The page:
The good sides are, that we were able to get a dog and we adore her, having flexibility in my life and the freedom to choose the hours I work, saying yes to important social occasions, the joy of cooking in my own home and just chilling out in my space doing what I want, having the time to focus on me and what I feel passionate about.

As for the bad sides, being exposed to all of those day to day costs again was rough! When you work for so long in yachting, you can lose touch of how much things cost because you become so accustomed to having all of your expenses paid, or they just don’t exist. E.g. bills, car costs, health insurance, rent etc. 

Also – I miss all the travel so much! It’s expensive to pay for your own flights, especially return flights anywhere overseas from Aus.

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What is your hardest struggle since leaving the industry, and how did you overcome it?

My most difficult struggle has been balancing my physio job with a floristry and interior design course, plus all of the wedding planning, and now more predominantly, building a small business from the ground up. 

I had become so used to working for someone else and working as a team alongside my partner, to now be navigating this all solo and doing it all for the sake of myself. It’s been a steep learning curve and quite a tumultuous journey to date. I’m proud of how far I’ve come, but there’s still a lot of work to do and it can be quite daunting.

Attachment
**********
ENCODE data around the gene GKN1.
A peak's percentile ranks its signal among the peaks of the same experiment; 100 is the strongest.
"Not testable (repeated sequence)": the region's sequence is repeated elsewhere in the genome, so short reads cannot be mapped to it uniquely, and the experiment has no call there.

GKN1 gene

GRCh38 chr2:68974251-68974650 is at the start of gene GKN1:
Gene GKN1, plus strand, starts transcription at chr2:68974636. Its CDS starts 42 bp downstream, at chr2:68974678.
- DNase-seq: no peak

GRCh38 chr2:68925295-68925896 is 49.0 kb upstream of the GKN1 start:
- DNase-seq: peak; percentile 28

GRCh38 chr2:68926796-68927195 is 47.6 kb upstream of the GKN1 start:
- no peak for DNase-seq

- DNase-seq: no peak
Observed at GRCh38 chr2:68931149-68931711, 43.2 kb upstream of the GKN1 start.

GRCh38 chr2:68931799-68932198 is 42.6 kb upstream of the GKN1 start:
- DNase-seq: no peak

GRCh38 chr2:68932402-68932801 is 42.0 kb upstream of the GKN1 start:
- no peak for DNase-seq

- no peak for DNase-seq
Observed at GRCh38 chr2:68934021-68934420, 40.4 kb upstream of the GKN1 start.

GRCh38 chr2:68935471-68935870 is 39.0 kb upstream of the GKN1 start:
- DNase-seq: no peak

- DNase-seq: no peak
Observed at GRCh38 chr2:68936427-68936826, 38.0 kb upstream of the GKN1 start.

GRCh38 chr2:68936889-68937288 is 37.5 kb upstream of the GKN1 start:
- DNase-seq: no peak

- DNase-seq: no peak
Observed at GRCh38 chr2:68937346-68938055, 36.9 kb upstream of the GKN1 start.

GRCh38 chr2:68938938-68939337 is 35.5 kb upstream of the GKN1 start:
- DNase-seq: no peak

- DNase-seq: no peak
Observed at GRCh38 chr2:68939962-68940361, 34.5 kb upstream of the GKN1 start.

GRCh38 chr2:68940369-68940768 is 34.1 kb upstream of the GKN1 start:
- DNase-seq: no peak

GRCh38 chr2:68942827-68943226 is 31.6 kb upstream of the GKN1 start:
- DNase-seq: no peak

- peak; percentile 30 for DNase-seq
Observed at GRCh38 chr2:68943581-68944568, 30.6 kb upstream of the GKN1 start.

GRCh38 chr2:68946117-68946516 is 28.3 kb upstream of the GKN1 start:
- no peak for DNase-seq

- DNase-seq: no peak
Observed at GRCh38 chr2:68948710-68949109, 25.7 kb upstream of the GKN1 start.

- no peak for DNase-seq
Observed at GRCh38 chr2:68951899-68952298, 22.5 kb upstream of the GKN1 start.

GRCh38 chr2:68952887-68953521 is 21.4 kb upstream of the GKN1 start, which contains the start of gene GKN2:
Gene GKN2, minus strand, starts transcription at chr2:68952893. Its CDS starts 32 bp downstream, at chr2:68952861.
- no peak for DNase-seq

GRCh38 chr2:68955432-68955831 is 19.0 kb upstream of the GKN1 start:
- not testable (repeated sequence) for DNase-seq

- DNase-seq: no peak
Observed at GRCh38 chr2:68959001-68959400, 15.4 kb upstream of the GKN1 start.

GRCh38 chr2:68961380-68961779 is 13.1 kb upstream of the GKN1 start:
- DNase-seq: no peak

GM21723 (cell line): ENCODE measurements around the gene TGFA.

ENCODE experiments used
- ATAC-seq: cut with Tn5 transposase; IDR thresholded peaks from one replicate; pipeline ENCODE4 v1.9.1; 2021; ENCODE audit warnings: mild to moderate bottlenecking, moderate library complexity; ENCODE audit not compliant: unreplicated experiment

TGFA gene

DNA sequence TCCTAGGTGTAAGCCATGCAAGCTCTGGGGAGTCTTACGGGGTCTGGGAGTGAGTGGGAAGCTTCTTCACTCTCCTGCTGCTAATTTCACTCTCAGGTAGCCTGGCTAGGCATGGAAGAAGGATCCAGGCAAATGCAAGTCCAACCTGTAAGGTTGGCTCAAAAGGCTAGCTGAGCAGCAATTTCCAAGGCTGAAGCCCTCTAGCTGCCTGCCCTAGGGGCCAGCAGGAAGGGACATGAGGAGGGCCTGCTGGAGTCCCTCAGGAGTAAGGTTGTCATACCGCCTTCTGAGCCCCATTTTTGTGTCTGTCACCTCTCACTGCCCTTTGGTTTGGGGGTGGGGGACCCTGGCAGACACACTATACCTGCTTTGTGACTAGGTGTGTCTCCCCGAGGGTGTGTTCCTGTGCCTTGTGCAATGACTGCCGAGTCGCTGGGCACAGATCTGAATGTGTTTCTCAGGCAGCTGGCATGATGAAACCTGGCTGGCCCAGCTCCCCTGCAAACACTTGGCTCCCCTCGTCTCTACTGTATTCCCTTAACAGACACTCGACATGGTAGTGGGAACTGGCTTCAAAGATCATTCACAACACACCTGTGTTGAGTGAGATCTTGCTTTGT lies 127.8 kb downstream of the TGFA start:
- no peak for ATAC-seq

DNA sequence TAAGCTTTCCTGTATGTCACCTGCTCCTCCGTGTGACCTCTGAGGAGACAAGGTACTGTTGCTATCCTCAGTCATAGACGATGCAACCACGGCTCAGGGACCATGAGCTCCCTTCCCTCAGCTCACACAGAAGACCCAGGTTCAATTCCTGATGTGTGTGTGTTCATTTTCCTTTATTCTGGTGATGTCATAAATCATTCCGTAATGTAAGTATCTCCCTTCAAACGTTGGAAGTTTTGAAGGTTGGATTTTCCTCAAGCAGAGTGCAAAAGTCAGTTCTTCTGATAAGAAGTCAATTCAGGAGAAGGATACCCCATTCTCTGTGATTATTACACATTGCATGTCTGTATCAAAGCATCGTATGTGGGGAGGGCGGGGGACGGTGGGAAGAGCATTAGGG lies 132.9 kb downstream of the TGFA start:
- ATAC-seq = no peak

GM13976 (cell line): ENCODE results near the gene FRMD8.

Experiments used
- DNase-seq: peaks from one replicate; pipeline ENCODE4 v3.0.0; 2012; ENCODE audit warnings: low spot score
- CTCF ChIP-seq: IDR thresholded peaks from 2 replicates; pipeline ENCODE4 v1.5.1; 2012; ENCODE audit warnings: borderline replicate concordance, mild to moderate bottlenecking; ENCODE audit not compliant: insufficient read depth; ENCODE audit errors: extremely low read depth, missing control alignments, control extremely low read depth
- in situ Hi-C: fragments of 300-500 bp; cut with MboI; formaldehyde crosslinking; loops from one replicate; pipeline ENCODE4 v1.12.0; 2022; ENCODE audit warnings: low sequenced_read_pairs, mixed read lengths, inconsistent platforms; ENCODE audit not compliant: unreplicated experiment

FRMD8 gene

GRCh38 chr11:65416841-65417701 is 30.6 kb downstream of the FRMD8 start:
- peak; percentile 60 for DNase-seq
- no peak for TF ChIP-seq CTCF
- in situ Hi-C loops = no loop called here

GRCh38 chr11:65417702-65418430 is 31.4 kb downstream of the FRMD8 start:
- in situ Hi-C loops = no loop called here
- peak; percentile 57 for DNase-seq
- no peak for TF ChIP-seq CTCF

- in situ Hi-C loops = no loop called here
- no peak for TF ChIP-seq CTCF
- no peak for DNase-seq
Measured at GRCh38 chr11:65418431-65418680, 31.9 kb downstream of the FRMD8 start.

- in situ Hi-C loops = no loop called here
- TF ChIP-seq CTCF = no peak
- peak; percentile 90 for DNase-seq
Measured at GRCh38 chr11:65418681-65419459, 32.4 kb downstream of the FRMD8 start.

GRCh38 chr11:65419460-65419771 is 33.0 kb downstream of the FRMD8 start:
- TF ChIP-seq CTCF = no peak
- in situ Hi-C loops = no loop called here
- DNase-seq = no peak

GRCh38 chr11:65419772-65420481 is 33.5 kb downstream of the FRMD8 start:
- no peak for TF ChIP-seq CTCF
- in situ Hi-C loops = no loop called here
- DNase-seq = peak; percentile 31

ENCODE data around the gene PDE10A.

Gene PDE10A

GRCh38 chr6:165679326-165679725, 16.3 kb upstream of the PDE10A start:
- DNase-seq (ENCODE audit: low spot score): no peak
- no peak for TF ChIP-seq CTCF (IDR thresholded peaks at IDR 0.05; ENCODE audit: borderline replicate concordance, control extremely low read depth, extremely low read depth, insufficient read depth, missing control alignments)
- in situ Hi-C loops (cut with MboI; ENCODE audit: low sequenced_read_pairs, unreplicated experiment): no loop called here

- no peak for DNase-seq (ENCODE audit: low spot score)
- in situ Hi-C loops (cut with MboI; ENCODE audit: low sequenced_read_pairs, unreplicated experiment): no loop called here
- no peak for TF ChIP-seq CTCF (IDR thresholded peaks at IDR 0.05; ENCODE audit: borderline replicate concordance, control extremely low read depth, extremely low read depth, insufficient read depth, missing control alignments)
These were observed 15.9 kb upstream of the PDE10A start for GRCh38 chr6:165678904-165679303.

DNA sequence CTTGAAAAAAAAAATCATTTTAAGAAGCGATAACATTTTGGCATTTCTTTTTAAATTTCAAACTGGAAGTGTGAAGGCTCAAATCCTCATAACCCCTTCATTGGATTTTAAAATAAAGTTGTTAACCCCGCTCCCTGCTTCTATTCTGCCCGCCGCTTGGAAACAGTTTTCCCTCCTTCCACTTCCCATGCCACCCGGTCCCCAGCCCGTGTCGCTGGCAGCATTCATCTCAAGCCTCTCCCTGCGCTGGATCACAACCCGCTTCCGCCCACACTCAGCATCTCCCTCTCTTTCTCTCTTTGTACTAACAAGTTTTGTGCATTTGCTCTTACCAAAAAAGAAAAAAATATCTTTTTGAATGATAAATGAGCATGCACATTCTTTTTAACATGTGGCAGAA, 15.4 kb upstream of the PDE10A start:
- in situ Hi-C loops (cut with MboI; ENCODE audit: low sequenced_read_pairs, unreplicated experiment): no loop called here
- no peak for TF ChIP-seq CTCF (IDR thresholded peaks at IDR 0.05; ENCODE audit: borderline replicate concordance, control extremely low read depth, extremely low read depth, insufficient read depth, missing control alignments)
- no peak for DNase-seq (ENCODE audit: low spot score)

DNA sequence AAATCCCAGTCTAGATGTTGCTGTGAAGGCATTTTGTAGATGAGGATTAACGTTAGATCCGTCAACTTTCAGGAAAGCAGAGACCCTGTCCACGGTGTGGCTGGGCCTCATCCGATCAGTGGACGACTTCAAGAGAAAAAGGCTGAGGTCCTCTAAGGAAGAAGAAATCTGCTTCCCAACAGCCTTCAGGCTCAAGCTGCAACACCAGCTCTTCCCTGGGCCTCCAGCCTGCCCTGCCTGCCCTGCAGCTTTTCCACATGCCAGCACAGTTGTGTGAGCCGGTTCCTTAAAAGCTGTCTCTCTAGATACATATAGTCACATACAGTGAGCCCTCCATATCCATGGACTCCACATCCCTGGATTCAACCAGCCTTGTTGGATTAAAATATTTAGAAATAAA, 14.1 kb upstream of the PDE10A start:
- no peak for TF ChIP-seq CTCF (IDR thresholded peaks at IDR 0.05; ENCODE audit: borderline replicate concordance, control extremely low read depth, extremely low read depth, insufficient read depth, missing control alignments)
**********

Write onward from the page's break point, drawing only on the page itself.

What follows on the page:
You’ve really got to take the small wins when they happen and not let the setbacks get you down too much!

Did you have any other career options in the back of your mind when you were considering your life after yachting?

I knew when I moved back ashore after yachting that I would have my skill as a Physiotherapist in my back pocket. I’m lucky to have had this and always find work quite readily in this field. In saying that though, I’ve lost my passion for working in this field, which is why I’ve been pushing myself so hard to make the business work. 

If you could return to the start of your yachting career, would you change anything? Ie, financial choices, ways you would have enhanced your cv, extra courses?

If I could return to the start of my yachting career –  I would have made sure to save much more money. I would have planned out investments too, and perhaps stayed in it all a little longer than I did.

What kind of positive changes would you like to see in the industry?

I would like to see it more regulated. There is a lot of bullying, harassment and sexual abuse that goes on, yet it never gets brought to people’s attention like it should and I feel like more needs to be done about it. 

There are also way too many yachts out there that are run by poor management, inadequate captains or toxic yacht owners that treat their crew poorly – arguably like slaves. There needs to be a better way to police things like this and prevent these situations from happening. 

What does success mean to you and what is your career vision for the next 5 years? 

I used to think that the ultimate success for me would be to become a super successful business owner that makes 6 figures every year. But recently my thinking has changed, I’m putting less emphasis on this and more on the bigger picture. 

I want to create a family with my partner, and feel happy, settled, and financially secure too, but also in the way that we can enjoy life a bit more than we have been. 

In terms of my career, I would like for Boujee Blooms and Styling to become successful and to do more events and weddings over the years to come. 

Lastly, can you share 3 pieces of advice for crew members thinking about their life after yachting?

My biggest piece of advice – save up as much as you can! Also, if you’re planning on starting up a business, you should account for so much extra saved up for this as well. Lastly, get all of that traveling and champagne sipping out of your system as much as possible, as it becomes a whole lot more expensive when you’re living ashore again!